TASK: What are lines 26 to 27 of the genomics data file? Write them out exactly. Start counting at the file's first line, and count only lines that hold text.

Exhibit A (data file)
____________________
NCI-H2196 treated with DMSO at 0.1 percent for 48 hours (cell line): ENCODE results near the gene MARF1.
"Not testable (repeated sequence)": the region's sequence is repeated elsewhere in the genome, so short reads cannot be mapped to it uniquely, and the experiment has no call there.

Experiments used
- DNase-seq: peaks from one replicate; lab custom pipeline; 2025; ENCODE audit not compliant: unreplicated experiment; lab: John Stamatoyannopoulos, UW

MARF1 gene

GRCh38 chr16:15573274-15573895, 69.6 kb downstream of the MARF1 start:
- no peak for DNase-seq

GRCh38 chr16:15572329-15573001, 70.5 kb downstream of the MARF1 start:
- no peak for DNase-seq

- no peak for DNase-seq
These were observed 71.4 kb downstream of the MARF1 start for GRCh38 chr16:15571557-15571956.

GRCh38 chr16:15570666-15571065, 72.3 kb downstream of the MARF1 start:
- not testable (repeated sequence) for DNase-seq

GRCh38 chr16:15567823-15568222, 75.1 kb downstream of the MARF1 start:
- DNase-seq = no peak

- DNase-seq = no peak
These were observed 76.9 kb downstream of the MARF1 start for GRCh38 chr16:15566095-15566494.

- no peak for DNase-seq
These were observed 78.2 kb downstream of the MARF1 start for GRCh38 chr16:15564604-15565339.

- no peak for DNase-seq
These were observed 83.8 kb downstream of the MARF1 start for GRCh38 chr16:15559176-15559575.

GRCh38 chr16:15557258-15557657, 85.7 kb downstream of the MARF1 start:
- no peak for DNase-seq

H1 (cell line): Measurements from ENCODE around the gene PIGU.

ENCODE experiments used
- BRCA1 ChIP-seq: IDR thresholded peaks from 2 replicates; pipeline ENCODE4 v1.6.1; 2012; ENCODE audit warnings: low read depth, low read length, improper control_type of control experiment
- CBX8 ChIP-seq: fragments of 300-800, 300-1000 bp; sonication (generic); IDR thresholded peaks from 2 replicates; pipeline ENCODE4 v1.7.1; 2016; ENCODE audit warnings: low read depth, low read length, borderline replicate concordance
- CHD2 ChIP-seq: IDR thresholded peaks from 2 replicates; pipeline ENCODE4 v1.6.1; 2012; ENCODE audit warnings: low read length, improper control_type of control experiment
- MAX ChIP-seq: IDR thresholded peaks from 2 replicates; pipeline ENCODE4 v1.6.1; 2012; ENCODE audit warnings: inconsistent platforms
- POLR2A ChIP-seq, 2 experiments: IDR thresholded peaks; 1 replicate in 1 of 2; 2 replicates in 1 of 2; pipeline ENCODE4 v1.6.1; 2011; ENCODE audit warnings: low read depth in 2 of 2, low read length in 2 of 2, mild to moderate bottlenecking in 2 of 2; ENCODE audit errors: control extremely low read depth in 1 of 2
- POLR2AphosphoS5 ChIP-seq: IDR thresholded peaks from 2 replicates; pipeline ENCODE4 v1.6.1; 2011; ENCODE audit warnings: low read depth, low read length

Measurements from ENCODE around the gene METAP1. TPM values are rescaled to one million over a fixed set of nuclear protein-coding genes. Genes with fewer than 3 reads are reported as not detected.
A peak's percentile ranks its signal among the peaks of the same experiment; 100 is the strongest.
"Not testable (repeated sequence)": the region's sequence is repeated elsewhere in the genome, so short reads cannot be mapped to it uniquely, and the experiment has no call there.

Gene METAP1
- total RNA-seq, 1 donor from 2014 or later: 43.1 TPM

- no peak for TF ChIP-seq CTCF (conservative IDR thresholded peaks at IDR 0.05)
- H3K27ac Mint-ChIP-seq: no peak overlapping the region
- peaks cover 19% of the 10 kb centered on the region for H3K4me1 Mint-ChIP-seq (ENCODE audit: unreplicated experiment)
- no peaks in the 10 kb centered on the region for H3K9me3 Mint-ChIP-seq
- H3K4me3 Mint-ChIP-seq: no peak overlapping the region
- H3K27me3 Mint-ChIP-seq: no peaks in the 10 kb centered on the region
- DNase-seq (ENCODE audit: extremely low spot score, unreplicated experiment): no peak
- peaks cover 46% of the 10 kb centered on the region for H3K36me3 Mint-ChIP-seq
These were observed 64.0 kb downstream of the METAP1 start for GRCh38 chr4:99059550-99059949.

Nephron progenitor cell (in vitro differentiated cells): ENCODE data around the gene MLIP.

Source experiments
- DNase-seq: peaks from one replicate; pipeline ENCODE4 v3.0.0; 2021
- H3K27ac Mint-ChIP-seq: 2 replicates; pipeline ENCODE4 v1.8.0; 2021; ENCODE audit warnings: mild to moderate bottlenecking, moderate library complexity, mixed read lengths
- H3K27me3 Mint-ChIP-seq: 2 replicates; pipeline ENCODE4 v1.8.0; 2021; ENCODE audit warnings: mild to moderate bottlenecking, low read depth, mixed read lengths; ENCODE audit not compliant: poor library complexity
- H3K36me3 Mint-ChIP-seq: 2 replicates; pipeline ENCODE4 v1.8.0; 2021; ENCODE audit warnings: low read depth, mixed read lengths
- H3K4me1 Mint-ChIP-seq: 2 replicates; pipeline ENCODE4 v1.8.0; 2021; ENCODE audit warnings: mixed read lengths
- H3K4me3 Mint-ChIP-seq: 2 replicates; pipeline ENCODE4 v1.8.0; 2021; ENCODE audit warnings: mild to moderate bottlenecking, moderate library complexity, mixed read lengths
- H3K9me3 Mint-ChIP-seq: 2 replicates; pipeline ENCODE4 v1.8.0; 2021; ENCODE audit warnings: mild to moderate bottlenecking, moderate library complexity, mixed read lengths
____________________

- BRCA1 ChIP-seq: IDR thresholded peaks from 2 replicates; pipeline ENCODE4 v1.6.1; 2012; ENCODE audit warnings: low read depth, low read length, improper control_type of control experiment
- CBX8 ChIP-seq: fragments of 300-800, 300-1000 bp; sonication (generic); IDR thresholded peaks from 2 replicates; pipeline ENCODE4 v1.7.1; 2016; ENCODE audit warnings: low read depth, low read length, borderline replicate concordance